Sinking

Forty years ago today, the Great Lakes freighter Edmund Fitzgerald broke apart in a ferocious early winter gale while carrying a full load of taconite ore from the iron mines of upper Minnesota to the steel mills of Detroit. She sank with all hands; Captain Ernest McSorley and the twenty-eight men of his crew died at their posts, and none of their bodies were ever recovered.

It must have been a hell of a storm. McSorley, who had sailed them since he was a boy, was known as the best rough-weather captain on the Great Lakes; as for his ship, it was not for nothing that she was called “queen of the lakes” and “the pride of the American flag”.

But many of you probably already know of the ship and her fate. The sinking took place back in the glory days of the folk singer-songwriter, and the year after it, a musician by the name of Gordon Lightfoot recorded a song that told the story of what happened. For those who may not have heard it, here it is:

Take a moment to notice both the form and the lyrical content of this song. The melody is a modern-day sea chanty – it is timeless, and in its timelessness connects the Edmund Fitzgerald and her crew to the traditions of the sea and of all the sailors who came before them. And then there are the lyrics, which resonate with heartfelt, non-ironic respect and reverence for the white working class, instead of with the condescension toward them of a Bruce Springsteen or with the Marxist rhetoric of a Pete Seeger or a Woody Guthrie. In Lightfoot’s song, the captain and his crew were neither fools nor cowards; they are not portrayed as piteous or as oppressed pawns of their betters. They were strong and brave souls who by chance ran afoul of the implacable forces of nature at their most destructive, and who faced them like men to their last breaths.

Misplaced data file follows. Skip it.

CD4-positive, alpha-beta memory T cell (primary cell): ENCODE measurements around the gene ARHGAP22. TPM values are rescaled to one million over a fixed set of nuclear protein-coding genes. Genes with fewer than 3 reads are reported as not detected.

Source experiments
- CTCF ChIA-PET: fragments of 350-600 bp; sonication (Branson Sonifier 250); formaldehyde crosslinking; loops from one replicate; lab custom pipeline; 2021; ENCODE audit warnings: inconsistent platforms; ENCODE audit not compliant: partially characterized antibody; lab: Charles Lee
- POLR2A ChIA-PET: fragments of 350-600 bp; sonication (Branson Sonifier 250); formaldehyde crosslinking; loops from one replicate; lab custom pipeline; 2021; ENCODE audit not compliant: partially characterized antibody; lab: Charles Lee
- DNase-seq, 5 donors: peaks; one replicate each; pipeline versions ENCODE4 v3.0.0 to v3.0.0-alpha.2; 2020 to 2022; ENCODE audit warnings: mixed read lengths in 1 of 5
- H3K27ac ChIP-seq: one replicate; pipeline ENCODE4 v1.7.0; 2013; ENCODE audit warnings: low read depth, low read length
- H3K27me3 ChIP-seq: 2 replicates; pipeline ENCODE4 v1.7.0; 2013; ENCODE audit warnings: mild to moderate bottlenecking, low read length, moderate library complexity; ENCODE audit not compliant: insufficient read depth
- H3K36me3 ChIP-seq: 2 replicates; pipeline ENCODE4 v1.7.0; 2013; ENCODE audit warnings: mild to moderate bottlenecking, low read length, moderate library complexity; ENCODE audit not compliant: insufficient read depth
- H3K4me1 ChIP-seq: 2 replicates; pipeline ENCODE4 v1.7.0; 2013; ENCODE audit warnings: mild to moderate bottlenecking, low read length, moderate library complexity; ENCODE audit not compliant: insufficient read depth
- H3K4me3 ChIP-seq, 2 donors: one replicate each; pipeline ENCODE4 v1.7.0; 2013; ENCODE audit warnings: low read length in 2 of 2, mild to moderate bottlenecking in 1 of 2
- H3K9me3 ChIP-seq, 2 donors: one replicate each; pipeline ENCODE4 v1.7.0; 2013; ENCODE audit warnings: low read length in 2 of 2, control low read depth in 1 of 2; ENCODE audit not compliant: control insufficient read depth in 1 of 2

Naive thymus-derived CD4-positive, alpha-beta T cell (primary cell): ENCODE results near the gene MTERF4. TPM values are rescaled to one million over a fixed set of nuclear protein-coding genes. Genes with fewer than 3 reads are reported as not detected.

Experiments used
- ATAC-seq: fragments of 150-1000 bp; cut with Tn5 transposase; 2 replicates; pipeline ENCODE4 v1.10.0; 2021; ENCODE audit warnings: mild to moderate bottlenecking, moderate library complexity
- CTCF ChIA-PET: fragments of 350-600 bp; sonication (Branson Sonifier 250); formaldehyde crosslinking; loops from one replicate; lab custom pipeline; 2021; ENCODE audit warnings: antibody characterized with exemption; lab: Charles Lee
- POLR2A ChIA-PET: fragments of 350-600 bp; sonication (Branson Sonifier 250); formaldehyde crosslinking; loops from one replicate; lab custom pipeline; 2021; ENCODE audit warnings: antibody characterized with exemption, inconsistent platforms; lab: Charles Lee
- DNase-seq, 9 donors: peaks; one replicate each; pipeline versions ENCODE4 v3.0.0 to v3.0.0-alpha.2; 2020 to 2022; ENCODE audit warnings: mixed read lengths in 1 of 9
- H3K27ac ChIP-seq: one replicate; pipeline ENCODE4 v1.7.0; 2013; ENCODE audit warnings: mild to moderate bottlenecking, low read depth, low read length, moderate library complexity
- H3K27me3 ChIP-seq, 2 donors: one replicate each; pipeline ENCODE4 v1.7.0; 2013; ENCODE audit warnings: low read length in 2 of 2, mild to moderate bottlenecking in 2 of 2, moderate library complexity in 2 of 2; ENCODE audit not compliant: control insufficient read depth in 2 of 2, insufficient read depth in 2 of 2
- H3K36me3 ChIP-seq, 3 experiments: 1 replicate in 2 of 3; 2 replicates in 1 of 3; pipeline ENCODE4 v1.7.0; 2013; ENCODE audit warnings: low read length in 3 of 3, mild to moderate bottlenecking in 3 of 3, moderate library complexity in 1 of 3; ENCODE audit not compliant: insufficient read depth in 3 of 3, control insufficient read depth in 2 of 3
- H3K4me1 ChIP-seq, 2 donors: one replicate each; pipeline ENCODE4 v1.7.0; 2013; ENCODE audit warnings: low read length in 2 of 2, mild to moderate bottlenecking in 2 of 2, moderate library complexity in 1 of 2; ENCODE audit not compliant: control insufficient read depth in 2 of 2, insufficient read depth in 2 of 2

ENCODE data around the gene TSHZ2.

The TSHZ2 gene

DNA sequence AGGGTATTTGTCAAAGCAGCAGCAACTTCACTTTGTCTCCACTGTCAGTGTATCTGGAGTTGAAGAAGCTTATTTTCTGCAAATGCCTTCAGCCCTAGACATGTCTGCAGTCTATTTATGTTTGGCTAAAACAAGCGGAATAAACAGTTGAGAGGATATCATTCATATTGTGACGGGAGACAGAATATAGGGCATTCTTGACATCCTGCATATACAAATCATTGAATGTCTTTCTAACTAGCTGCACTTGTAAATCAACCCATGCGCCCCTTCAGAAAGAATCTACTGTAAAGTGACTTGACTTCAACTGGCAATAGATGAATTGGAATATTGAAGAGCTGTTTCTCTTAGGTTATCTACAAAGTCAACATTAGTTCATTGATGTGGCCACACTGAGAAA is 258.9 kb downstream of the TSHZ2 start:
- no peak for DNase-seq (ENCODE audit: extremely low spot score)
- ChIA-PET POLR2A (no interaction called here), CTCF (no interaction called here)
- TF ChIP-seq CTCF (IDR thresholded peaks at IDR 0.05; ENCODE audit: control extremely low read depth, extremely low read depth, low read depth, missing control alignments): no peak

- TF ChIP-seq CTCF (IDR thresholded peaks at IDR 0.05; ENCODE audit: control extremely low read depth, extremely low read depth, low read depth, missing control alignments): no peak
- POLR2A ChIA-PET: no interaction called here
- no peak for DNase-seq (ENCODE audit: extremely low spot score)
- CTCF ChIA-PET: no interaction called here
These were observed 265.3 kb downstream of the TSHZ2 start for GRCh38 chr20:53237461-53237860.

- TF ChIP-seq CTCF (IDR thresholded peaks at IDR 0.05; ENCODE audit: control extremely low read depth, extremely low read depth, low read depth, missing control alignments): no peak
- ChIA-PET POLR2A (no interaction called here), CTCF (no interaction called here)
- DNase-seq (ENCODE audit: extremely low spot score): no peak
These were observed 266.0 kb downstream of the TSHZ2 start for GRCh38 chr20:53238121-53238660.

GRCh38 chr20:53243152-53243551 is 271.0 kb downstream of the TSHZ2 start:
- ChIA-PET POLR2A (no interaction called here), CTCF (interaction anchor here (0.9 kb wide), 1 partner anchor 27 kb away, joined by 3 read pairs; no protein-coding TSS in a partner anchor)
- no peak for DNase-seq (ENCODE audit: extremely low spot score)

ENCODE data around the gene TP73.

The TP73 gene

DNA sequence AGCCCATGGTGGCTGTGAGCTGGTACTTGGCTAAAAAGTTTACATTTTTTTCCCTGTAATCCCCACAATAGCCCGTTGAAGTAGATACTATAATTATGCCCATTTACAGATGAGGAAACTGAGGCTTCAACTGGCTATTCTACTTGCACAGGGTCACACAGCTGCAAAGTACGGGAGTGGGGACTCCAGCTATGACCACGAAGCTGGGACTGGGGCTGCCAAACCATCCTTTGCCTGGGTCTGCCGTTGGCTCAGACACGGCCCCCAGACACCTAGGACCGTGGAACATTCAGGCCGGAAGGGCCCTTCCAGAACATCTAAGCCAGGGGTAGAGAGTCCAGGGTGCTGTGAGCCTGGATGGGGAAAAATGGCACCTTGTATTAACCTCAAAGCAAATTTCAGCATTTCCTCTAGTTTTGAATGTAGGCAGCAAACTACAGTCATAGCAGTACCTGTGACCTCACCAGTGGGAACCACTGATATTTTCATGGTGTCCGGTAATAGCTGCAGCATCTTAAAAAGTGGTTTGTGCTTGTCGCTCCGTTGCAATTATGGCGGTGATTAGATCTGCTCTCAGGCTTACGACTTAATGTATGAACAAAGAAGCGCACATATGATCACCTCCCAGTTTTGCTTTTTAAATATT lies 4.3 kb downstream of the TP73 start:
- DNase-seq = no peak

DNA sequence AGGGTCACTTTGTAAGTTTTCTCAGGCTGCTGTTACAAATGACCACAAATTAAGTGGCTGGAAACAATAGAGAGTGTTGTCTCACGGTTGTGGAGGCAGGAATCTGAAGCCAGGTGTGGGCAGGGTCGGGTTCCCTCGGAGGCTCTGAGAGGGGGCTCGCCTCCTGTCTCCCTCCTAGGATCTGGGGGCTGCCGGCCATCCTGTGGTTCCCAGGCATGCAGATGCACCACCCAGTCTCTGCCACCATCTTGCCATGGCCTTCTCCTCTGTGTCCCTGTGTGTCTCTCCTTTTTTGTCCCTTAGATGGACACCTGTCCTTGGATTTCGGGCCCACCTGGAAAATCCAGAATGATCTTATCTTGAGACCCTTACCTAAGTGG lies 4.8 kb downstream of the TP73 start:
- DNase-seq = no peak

Wait – the white working class? Don’t I know that makes me sound like a Nazi? Well, perhaps it does!

If the intention of this clip was to make the Nazis seem horrifying, then it failed miserably (and judging by the comments posted underneath this video, I am far from the only person to share that sentiment). Of course, for our purposes, the key quote is: “Here the worker is honored, not a means to an end”. In other words, the working class (which, let us note, is not the same thing as the welfare class, no matter how much certain politicians try to conflate the two) should be honored because they deserve it, not as lip service to get them to support political agendas, including those that run directly against their own best interests. Who other than our TV-villain Nazi anymore believes things of that sort?

Certainly not the ideological left. As hard as this may be to remember, leftism was actually founded in order to protect farmers and factory workers from bourgeois, decadent, effete, overeducated, libertine urbanized elites. That’s why its symbol was a workman’s hammer and a farmer’s sickle. As one might have expected from a philosophy so ignorant of both economics and human nature, leftism ended up doing the exact opposite of what it set out to do; it has come to be used as a weapon by the people it deplored against the people it was trying to help. The working class has been abandoned. The Republicans never cared about them, and the Democrats were last seen even pretending to care about them in a Dick Gephardt speech sometime around 1989. The face of modern leftism is upper-middle-class white women with Master’s degrees in economically useless fields complaining about the content of video games, while what used to be the native-born working class sinks deeper into poverty, hopelessness, purposelessness, welfare dependency, oxycontin and/or methamphetamine abuse, and self-destructive sexual irresponsibility.